Monday, 9 July 2012

Is All What It Seems To Be?

Sometimes, things aren't always what they seem to be. That's despite what some official-looking documents might lead you to believe.

Here's a small section of the Ordnance Survey map detailing Boscobel House on the Shropshire/Staffordshire border. For those of you who don't know, this is one of the (many) places where the son of King Charles I (who later became King Charles II) hid to avoid Oliver Cromwell's troops after being defeated at the Battle of Worcester n 1651.  

Initially, Charles hid in an oak tree in the grounds of Boscobel House, before spending the night hiding in a priest hole in the house itself. (And if ever you get a chance to go to Boscobel House, you'll see how small that priest hole is. Small children should be warned - the last time I was there the guide threw one down the hole to test for size - although I will say that they chose  a child who was willing to go down the hole!)

Anyway, it is the oak tree that has caught the public's imagination and, as you can see, that prestigious organisation, the Ordnance Survey, has even marked it on the map. Yes, even the dotted line represents the path you can walk today, between the house and the tree. Perhaps if Cromwell's troops had had the Ordnance Survey map with them, the course of British history might have been slightly different ;-)

As you can see from my photo here, the tree is looking a little the worse for wear now. Most of it has been lost and two huge metal strips sit tightly around its trunk holding the poor thing together. Well, admit it, if you'd been hanging around since way before 1651, you'd probably need a couple of metal strips around your midriff to keep you together!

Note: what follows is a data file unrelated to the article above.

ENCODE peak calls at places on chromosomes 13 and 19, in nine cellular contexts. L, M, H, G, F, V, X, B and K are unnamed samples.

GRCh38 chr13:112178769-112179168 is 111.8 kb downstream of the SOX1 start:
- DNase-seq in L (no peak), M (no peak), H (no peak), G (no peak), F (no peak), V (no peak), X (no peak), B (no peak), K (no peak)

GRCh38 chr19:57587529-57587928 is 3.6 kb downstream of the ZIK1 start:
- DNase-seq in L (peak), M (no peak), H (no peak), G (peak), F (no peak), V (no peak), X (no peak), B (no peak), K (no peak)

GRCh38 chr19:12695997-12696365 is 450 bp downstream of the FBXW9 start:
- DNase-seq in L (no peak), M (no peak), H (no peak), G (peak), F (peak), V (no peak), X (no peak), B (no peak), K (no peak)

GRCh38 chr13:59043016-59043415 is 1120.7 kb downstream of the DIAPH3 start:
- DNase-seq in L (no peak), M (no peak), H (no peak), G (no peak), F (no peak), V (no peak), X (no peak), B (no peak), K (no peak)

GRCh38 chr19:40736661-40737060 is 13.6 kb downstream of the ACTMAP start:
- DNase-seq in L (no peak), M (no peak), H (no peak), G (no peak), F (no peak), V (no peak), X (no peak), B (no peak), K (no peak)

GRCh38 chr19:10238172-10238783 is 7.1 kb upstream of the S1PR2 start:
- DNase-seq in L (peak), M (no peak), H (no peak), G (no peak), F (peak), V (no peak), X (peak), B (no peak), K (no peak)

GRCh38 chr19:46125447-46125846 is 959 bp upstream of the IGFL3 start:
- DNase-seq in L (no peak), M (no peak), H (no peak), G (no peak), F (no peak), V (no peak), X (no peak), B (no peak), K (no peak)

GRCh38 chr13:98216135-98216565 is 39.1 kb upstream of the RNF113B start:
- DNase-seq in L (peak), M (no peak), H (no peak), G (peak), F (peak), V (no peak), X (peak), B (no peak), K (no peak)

But, a little more research will reveal that this oak is not THE Royal Oak. Despite what the Ordnance Survey map suggests, this is a mere sapling. It is believed to be a descendant of the oak tree that Charles II hid in. The reason this particular specimen looks the worse for wear is because it was struck by lightning twelve years ago.

So, next time you're looking at documents, even official looking ones, don't assume that what they are telling you is the truth. All may not be what it seems to be.

Good luck.


  1. Thanks for the reminder Simon.

  2. Another good tip for writers who are researching is not to rely solely on Wikipedia - whilst it is a good reference point you should always verify its contents via an original source, especially if you are writing a detailed factual non-fiction article.

  3. Very good point Rob. Wikipedia always needs verification. And a minor point from someone who lived in that area for a very long time - how do they know that it is a sapling from the original oak? It could, realistically, be from any old oak. However, it never ceases to amaze me why Cromwell's men didn't look up. Wonderful story though.

  4. Good advice, good reminder - thank you Simon.